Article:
Achievements of science (2022). DOI: 10.1126/sciadv.abq4469″ width=”800″ height=”529″/>

Acute ablation of IRP in adulthood causes erythropenia and myelopenia. P1/2-CTR and P1/2-KO littermates received tamoxifen on days 1 and 3 to induce IRP ablation. Mice were analyzed on the 10th day. (A) Genome-wide polymerase chain reaction (PCR) analysis of Irp1 (Aco1) and Irp2 (Ireb2) alleles in tissues from P1/2-KO mice. The floxed (flox) and truncated (Δ) alleles are indicated. (B) RBC parameters (P1/2-CTR, n = 16; P1/2-KO, n = 18). HGB, hemoglobin; MCV, mean corpuscular volume; MCHC, mean corpuscular hemoglobin concentration. (C) Iron levels in liver and spleen (n = 11). (D) Serum iron parameters (n = 10). (E) Markers of erythrocyte breakdown (n = 10). (F) Serum levels of EPO (P1/2-CTR, n = 18; P1/2-KO, n = 17) and hepcidin (P1/2-CTR, n = 18; P1/2-KO, n = 16) ). (G) Splenic index = √[(100 × spleen weight in milligrams per body weight in grams)] (n = 7), and frequency of reticulocytes in peripheral blood (PB) (P1/2-CTR, n = 7; P1/2-KO, n = 9). OS, conditional units. (H) White blood cell (WBC) and platelet counts in PB (P1/2-CTR, n = 16; P1/2-KO, n = 18). (I) Analysis of major leukocyte populations in PB by flow cytometry (FCM). The gating strategy is shown in the contour plots to the left. Histograms represent cell counts for 3 × 105 recorded events (n = 8). (B to I) Results are presented as box plots (minimum to maximum values). Unpaired, two-tailed t-test between P1/2-CTR and P1/2-KO. *P Advances in Science (2022). DOI: 10.1126/sciadv.abq4469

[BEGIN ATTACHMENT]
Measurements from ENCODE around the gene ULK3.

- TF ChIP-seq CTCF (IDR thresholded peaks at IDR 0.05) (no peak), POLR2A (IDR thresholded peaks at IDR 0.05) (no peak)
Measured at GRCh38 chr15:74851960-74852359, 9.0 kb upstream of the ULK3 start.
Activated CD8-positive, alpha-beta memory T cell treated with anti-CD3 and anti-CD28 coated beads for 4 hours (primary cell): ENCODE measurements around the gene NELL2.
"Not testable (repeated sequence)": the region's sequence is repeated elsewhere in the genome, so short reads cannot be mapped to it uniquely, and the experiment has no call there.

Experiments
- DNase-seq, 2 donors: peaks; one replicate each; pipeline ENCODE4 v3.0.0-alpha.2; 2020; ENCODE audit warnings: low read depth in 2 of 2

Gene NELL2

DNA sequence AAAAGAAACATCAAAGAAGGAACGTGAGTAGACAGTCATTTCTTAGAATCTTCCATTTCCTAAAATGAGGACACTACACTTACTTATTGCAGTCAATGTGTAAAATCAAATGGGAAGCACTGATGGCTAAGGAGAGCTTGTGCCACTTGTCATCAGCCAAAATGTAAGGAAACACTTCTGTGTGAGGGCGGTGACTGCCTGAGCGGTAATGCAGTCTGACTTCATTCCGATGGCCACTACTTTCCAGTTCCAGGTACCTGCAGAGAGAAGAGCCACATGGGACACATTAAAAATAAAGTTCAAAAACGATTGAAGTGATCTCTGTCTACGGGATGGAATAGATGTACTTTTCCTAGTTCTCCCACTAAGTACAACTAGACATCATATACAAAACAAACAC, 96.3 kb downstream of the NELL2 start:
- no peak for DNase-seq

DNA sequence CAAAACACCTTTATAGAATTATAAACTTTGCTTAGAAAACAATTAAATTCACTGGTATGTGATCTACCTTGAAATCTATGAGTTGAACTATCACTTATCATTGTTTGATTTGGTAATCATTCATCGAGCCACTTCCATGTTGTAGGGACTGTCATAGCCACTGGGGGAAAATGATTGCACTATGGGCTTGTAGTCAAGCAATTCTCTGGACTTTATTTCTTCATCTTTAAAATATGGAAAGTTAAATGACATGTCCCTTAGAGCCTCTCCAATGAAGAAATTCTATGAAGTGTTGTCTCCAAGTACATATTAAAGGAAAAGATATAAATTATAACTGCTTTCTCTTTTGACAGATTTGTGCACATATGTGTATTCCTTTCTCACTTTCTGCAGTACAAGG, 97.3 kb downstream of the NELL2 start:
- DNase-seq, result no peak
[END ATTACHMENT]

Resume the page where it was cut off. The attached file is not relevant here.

The two proteins ensure that cells can take up iron when needed. When both control proteins are disabled in mice, the animals develop severe anemia, as expected. At the same time, surprisingly, a type of innate immune defense cell, neutrophils, also declines dramatically, as scientists from the German Cancer Research Center have now shown for the first time. Iron deficiency, a known defense mechanism against infectious pathogens, is a double-edged sword as it simultaneously suppresses the defensive power of an important part of the innate immune system.

Balanced iron Metabolism is an important prerequisite for our health. Medicines aimed at iron deficiency or iron overload are among the most widely prescribed treatments worldwide. The fact that iron is an indispensable component of blood, almost common knowledge: The metal is an important component of the blood pigment hemoglobin, which is responsible for carrying oxygen to erythrocytes.

Iron supply to cells is controlled by two proteins IRP-1 and IRP-2. When a cell lacks iron, IRP-1 and IRP-2 activate the production of various iron transport proteins that take iron into the cell. IRP-1 and IRP-2 also ensure that an equally dangerous excess of iron does not occur.

IRP-1 and IRP-2 are essential for survival: mice lacking both control proteins during embryonic development die in utero. But what happens when IRP-1 and IRP-2 fail in adult mice? A team led by Bruno Galli from the DKFZ has now investigated this in mice, in which the production of IRP can be stopped by injecting a drug.